Some families do not feel comfortable filing the R-4 because they need to provide identifying information (name, address and phone number) to a government office. Enrolling with a private ISP does not require the family to divulge this information to a public entity. The private ISP lists their information on the R-4; the only data that the state receives regarding enrolled children is nothing more than citing the number of students enrolled in each grade.
Less Hassle with School Officials
When a child has previously been enrolled in a school where their needs have not been met, the parents and school administrators/teachers frequently develop an adversarial relationship. To remove the child from school under these circumstances could potentially create problems for the family requesting the child’s records to be mailed to a “new” school which has the same address as the family. Additionally, those children who have been identified as learning disabled or another special need that has brought forth an Individualized Education Plan (IEP), may also be scrutinized. These IEPed children bring in more state and federal funds and schools do not want to lose them.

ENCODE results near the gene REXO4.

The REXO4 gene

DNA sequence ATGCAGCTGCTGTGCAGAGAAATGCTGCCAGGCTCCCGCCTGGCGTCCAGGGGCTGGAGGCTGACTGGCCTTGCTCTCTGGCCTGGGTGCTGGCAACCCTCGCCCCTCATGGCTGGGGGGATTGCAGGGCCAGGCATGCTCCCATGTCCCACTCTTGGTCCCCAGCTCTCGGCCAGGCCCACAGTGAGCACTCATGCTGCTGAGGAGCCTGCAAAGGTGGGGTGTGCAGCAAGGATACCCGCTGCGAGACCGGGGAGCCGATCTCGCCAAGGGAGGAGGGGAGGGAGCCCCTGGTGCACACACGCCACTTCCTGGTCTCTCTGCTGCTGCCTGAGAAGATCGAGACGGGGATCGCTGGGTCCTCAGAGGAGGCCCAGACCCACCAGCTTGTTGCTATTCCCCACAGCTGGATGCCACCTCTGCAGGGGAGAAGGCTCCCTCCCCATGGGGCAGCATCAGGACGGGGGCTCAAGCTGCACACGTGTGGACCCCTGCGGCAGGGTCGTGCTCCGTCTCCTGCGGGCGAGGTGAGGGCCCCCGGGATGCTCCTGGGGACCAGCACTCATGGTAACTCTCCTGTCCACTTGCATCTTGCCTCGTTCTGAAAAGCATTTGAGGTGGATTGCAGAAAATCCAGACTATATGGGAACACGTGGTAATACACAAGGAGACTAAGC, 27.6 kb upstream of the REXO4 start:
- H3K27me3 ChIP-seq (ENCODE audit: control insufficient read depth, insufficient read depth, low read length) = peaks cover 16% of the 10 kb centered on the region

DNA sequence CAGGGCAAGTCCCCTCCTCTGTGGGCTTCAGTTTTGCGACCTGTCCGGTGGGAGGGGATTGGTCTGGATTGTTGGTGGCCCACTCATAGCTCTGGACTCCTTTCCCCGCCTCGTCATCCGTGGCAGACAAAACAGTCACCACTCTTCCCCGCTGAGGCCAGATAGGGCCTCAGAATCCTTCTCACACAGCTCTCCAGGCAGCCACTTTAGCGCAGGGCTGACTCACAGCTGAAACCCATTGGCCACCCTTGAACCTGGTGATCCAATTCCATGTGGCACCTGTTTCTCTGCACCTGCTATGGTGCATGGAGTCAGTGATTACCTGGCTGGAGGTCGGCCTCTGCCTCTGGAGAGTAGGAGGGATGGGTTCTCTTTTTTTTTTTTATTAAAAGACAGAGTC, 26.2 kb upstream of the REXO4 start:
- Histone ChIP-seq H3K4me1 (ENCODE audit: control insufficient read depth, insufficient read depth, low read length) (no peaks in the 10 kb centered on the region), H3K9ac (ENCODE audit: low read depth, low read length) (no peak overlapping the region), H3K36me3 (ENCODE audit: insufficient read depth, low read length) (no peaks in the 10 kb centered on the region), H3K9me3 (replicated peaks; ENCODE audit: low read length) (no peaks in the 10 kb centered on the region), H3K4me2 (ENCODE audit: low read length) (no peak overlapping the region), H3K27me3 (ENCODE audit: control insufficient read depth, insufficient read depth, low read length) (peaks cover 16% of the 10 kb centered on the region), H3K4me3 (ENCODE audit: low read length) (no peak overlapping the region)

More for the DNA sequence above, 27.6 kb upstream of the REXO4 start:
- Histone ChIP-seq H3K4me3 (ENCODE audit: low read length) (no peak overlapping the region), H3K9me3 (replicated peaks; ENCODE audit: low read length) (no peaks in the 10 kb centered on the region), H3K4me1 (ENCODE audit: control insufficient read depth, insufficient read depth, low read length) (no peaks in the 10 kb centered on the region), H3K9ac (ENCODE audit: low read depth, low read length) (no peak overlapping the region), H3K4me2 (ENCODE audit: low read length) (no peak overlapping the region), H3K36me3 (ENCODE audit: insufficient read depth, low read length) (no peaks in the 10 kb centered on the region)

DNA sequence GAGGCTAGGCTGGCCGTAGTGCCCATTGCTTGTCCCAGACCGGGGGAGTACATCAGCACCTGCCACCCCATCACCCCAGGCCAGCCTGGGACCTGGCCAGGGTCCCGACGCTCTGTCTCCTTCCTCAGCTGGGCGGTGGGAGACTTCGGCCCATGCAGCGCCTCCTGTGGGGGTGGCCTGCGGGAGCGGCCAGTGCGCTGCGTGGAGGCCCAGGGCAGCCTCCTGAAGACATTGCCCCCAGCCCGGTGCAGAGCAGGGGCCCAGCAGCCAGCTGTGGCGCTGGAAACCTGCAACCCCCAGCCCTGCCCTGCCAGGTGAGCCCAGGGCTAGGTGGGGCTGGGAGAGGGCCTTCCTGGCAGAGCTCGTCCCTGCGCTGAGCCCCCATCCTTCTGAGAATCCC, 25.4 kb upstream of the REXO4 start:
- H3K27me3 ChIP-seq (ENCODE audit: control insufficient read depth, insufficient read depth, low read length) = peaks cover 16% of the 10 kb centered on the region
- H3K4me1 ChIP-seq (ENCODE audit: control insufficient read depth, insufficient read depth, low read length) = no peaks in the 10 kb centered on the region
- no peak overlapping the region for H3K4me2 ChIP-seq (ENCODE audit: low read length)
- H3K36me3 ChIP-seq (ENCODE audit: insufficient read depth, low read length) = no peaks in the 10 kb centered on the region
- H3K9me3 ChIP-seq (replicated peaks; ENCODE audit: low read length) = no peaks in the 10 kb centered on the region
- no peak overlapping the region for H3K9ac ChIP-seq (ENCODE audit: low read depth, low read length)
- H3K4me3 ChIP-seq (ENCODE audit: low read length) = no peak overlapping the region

When you’re new to homeschooling, there is some level of comfort in being able to contact a veteran homeschooler to ask questions and express worries. Further, should a truancy officer ever show up at your door, you will be able to direct them to a “school” who will be able to verify enrollment.